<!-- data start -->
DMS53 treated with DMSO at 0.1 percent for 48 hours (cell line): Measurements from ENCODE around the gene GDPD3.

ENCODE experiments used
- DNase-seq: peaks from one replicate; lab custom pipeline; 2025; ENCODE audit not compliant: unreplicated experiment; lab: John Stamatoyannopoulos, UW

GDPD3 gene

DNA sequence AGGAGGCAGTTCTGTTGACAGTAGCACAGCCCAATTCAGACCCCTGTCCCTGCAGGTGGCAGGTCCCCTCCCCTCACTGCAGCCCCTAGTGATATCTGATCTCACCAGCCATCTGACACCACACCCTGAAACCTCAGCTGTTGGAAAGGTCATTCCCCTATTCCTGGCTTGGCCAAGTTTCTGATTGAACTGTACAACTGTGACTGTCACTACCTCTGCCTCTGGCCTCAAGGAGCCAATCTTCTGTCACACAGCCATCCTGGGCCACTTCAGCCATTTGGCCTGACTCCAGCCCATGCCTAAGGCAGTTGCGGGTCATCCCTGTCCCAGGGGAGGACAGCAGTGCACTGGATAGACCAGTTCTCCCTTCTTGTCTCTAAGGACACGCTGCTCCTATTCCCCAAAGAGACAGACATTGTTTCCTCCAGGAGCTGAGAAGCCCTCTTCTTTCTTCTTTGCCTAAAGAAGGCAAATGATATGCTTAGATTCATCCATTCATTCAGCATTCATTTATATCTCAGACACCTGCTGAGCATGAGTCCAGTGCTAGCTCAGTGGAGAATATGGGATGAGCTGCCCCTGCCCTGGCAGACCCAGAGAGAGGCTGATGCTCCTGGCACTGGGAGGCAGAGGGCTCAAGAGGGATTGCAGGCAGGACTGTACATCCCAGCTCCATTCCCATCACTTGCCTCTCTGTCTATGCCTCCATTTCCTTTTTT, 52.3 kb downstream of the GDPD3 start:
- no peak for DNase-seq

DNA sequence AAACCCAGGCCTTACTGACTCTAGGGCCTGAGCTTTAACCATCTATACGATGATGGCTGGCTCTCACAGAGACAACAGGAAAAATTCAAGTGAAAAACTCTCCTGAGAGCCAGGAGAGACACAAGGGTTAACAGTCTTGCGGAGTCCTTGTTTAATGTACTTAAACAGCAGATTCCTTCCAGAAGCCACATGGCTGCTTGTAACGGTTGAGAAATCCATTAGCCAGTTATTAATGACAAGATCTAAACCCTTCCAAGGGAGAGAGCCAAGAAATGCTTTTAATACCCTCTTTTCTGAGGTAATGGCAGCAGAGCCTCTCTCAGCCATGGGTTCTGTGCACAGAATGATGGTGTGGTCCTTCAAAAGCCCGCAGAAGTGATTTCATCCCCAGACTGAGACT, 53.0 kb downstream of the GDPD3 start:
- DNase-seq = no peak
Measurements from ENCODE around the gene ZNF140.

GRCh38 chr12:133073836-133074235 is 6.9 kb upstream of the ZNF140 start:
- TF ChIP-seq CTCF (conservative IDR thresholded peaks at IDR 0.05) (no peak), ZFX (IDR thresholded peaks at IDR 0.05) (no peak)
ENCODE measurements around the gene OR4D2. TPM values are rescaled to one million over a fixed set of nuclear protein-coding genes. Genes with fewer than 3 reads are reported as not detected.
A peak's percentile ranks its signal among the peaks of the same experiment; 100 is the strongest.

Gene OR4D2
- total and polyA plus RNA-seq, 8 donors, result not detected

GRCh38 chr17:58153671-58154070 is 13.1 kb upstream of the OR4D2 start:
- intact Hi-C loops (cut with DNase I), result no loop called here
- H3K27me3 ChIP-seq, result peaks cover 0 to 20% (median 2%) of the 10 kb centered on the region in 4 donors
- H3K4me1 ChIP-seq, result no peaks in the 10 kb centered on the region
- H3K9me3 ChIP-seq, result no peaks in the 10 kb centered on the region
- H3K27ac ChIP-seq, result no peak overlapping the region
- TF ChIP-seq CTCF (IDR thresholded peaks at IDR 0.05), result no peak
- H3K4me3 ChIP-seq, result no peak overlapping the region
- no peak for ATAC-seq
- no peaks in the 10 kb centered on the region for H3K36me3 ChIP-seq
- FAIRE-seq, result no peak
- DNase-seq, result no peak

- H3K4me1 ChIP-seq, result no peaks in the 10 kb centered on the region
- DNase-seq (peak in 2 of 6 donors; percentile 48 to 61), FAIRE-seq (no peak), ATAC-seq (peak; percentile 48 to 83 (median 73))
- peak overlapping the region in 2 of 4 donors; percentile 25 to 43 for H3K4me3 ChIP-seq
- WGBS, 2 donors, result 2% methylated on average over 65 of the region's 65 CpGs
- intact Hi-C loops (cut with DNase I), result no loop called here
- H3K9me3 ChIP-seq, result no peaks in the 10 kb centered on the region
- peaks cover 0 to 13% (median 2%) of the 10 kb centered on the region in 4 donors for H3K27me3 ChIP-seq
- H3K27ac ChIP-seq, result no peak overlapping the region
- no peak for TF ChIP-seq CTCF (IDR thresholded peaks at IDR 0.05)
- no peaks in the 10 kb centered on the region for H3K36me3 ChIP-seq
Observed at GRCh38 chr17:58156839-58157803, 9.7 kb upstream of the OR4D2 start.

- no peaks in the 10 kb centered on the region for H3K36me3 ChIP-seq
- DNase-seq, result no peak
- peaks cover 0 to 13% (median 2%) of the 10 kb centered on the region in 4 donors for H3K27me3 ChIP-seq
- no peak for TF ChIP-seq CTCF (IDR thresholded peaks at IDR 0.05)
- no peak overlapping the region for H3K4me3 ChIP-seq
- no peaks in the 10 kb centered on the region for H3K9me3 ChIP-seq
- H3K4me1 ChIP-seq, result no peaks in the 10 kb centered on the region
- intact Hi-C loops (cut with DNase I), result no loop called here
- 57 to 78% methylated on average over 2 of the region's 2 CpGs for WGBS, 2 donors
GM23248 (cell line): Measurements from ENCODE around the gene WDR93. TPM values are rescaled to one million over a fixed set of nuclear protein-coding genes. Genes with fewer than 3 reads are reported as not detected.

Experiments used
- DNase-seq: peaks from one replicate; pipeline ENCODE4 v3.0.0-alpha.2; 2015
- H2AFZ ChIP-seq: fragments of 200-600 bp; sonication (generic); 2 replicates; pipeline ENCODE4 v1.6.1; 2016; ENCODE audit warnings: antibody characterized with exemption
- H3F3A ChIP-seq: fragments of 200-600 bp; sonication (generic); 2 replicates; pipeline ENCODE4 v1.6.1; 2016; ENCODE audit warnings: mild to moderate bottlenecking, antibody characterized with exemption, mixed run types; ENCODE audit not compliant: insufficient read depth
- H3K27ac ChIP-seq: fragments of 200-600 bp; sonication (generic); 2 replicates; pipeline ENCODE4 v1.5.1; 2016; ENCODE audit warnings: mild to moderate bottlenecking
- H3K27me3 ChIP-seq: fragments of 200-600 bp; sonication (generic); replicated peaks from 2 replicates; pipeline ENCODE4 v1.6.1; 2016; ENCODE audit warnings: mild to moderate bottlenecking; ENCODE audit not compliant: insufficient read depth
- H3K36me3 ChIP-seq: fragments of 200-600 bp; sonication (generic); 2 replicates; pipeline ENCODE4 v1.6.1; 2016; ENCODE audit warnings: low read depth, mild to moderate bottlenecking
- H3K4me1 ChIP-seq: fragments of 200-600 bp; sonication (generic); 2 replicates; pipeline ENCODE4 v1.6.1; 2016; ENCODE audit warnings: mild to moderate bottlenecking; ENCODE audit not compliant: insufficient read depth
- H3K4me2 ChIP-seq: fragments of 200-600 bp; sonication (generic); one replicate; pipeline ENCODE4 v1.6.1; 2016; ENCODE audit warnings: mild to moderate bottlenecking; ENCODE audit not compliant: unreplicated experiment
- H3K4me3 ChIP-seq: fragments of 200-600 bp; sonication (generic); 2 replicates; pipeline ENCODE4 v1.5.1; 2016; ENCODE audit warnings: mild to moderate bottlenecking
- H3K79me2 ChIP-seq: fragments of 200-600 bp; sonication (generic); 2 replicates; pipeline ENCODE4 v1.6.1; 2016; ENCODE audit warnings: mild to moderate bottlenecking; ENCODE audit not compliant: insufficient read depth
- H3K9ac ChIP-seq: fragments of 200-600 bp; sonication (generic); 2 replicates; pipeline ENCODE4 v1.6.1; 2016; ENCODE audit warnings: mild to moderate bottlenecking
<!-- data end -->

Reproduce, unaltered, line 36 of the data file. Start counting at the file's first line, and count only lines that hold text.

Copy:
- no peak for TF ChIP-seq CTCF (IDR thresholded peaks at IDR 0.05)